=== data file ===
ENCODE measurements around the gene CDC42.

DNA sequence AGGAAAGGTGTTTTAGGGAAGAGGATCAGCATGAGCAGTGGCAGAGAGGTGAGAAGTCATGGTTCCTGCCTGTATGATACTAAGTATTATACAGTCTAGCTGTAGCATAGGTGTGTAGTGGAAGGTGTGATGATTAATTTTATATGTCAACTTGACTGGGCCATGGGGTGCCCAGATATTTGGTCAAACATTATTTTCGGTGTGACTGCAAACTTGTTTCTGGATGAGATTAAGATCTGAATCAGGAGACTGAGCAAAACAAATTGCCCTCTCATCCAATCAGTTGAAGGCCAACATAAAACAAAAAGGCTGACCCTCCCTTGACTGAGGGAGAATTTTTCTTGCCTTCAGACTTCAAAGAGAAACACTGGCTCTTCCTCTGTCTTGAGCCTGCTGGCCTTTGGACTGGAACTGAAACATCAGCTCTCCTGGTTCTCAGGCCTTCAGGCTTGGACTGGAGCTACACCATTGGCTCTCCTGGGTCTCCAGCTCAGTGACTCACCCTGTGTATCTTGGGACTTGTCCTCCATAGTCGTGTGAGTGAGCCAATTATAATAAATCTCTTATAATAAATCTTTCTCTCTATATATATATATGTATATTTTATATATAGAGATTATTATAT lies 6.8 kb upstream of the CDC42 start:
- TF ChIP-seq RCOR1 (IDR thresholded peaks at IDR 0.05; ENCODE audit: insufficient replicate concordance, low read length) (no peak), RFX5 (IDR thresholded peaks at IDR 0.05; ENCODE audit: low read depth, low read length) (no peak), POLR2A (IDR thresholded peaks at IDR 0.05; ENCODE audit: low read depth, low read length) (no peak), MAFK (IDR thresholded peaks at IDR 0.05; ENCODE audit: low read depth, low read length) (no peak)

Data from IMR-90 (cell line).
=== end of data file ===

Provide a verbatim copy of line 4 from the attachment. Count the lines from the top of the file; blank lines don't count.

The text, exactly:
Data from IMR-90 (cell line).